It is frustrating, but I think we have to acknowledge that women still seem to garner the majority of their "power" and influence through their looks. I see it in my daughter. She's 15 and just starting to feel the power of her young beauty over men. It is POWERFUL stuff. And it can go to one's head. I think we're all guilty of using (and sometimes abusing) that power as women. I don't know the answer or cure for this problem.

This is so true , n to add up abusing the beauty to get what u want will leave u feeling empty most of the time even when u get everything !

RedCatWaves 04-21-2013 10:35 AM

Quote:

Originally Posted by sKorpio1190 (Post 2157071)
Quote:

Originally Posted by RedCatWaves (Post 2156727)
It is frustrating, but I think we have to acknowledge that women still seem to garner the majority of their "power" and influence through their looks. I see it in my daughter. She's 15 and just starting to feel the power of her young beauty over men. It is POWERFUL stuff. And it can go to one's head. I think we're all guilty of using (and sometimes abusing) that power as women. I don't know the answer or cure for this problem.

I beg to differ. I have never used looks to get anything accomplished or to get my way. If anything, I always dress down and try to draw attention away from my looks

Even if you didn't use it intentionally, you probably have benefitted from gender beauty privilege. It's like white privilege...It's always there.

sKorpio1190 04-21-2013 11:07 AM

Quote:

Originally Posted by RedCatWaves (Post 2157182)
Quote:

Originally Posted by sKorpio1190 (Post 2157071)
Quote:

Originally Posted by RedCatWaves (Post 2156727)
It is frustrating, but I think we have to acknowledge that women still seem to garner the majority of their "power" and influence through their looks. I see it in my daughter. She's 15 and just starting to feel the power of her young beauty over men. It is POWERFUL stuff. And it can go to one's head. I think we're all guilty of using (and sometimes abusing) that power as women. I don't know the answer or cure for this problem.

I beg to differ. I have never used looks to get anything accomplished or to get my way. If anything, I always dress down and try to draw attention away from my looks

Even if you didn't use it intentionally, you probably have benefitted from gender beauty privilege. It's like white privilege...It's always there.

Sorry, I still disagree.

Neleke 04-21-2013 11:39 AM

riiight... sKorpio: for a job interview: weren't you in front of your clothes wondering what you were going to wear for the interview, making sure you hair was "ok"?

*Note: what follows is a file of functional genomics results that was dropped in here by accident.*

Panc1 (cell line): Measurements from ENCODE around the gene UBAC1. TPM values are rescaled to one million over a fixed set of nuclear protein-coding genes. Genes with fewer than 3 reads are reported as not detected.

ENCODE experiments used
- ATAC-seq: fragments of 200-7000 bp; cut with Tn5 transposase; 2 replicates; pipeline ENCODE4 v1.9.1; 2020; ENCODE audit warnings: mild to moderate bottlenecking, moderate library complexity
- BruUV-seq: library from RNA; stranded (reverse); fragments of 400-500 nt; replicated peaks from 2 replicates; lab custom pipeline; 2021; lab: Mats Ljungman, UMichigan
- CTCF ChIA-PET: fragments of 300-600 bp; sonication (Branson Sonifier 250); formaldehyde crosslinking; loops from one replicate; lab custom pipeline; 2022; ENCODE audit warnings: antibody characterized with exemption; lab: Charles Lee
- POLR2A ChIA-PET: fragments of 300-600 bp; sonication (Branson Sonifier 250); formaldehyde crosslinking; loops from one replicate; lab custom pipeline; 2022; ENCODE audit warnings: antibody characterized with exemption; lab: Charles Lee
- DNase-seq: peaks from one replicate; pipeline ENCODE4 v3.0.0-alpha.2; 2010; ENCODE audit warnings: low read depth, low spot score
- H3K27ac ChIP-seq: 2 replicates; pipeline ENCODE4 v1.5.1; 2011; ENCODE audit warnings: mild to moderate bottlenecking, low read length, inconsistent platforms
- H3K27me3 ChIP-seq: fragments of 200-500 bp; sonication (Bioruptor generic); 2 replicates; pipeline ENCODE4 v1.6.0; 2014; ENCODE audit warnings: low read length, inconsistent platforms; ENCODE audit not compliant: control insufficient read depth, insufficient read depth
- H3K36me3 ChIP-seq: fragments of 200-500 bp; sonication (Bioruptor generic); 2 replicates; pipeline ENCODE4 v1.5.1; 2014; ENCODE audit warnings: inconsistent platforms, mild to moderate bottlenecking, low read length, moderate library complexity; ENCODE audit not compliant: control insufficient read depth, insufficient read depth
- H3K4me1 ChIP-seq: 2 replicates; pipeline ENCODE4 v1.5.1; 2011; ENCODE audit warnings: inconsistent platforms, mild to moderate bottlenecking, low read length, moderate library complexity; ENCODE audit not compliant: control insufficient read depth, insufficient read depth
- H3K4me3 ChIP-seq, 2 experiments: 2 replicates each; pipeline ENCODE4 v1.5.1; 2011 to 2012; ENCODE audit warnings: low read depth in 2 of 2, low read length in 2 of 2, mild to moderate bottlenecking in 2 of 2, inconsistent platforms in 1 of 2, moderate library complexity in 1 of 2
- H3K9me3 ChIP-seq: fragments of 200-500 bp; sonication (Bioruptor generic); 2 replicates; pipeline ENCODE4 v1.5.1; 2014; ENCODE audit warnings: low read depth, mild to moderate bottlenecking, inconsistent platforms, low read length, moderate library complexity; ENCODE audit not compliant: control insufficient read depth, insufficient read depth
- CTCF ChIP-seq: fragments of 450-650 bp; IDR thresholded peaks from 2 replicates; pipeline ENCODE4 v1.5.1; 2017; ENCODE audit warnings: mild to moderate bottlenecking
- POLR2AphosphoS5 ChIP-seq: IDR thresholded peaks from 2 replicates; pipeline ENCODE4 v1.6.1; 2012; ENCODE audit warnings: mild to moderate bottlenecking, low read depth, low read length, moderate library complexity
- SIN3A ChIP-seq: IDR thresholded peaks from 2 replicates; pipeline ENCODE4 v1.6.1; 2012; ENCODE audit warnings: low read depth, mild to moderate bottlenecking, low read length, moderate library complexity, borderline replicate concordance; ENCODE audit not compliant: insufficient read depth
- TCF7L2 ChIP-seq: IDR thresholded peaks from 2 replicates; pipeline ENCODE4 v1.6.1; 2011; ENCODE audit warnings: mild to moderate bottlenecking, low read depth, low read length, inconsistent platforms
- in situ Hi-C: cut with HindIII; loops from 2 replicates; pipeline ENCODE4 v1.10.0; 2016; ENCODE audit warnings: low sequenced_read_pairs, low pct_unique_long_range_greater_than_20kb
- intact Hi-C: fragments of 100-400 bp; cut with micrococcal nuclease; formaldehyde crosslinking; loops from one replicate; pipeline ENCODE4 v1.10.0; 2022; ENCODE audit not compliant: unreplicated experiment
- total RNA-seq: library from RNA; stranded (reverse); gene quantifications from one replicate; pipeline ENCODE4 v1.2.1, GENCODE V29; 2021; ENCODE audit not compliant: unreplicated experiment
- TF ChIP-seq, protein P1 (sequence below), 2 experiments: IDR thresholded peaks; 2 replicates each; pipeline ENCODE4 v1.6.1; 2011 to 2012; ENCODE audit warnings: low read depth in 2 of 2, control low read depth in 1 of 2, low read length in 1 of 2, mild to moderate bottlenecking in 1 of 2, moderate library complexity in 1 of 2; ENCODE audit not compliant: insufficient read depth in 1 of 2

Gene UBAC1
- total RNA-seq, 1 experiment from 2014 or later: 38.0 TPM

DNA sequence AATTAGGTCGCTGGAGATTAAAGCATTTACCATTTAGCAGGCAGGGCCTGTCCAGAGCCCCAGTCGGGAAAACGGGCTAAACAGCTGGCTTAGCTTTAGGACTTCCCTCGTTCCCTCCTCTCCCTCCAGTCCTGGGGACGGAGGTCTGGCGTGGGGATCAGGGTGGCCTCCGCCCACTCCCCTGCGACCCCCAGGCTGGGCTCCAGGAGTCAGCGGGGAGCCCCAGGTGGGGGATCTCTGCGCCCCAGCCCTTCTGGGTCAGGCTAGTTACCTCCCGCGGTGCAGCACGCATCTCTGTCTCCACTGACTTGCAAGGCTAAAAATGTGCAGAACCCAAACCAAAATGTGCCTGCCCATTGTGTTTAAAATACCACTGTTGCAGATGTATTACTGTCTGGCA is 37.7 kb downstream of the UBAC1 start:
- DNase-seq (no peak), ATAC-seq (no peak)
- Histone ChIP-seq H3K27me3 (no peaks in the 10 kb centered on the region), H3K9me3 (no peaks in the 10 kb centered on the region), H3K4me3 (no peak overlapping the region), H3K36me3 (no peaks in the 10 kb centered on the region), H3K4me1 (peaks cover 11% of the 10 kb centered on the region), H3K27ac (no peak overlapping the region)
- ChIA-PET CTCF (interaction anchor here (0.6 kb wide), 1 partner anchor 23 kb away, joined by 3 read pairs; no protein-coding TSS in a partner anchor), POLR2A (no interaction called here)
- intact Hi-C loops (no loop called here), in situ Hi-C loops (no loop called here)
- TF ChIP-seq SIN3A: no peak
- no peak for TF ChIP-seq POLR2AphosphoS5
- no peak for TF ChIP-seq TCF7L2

Even that is using your beauty... if you go for a job interview you always put a little effort in it...

You probably just don't admit to yourself that you have used your beauty before, even though not intentionally as RCW says

Everybody uses their beauty, there's only the difference in people who do it on purpose and who exaggerate, and people who don't do it intentionally but just want to look "decent" for the job interview/hot date/presentation/family reunion/...

Yoshimi 04-21-2013 12:29 PM

I don't see why a woman born with beauty shouldnt use it. If someone is born with intelligence, charm, strength or athletic ability they use it, so why not beauty.

If a woman has beauty as her only asset, and someone is willing to reward her for that, is that reward really less deserved than the man who is rewarded for being able to throw a ball far. They both have to work at making the most of the attribute they were born with.

Sent from my HTC_Amaze_4G using CurlTalk App

sKorpio1190 04-21-2013 12:57 PM

Quote:

Originally Posted by Neleke (Post 2157204)
riiight... sKorpio: for a job interview: weren't you in front of your clothes wondering what you were going to wear for the interview, making sure you hair was "ok"?

Even that is using your beauty... if you go for a job interview you always put a little effort in it...

You probably just don't admit to yourself that you have used your beauty before, even though not intentionally as RCW says

Everybody uses their beauty, there's only the difference in people who do it on purpose and who exaggerate, and people who don't do it intentionally but just want to look "decent" for the job interview/hot date/presentation/family reunion/...

Actually, I looked for clothes considered appropriate for an interview, and something that fit. No, I didn't stand there saying "hmmmm what makes me look good? What looks flattering on me? What makes me look pretty?" And I just wash my hair and go out, for any occasion. So Neleke, don't presume to know what I do or have done when you've never even met me ok? Thanks.

sheilacurl 04-21-2013 02:00 PM

From what I've learned in life so far is that everyone is judgmental to some degree. Just be who you are and try to not care so much about what people think. I have pimples and freckles and wrinkles, (oh my). Should I be miserable because of that?

The more critical you are of everyone else, the more critical you are of yourself.

Yes, I'm tired of all of the advertising telling me how I should look. I can't even go on pinterest to look at spring and summer 2013 outfits without seeing these really cute outfits, but it looks like women who wear them might weigh 100 pounds. In the back of my mind, I hear myself saying, "Oh, if I only lost 10-20 pounds, I could look as good as her in that outfit." It's not realistic!

My husband and my mom think I'm beautiful. If you don't, then that's ok with me too, lol!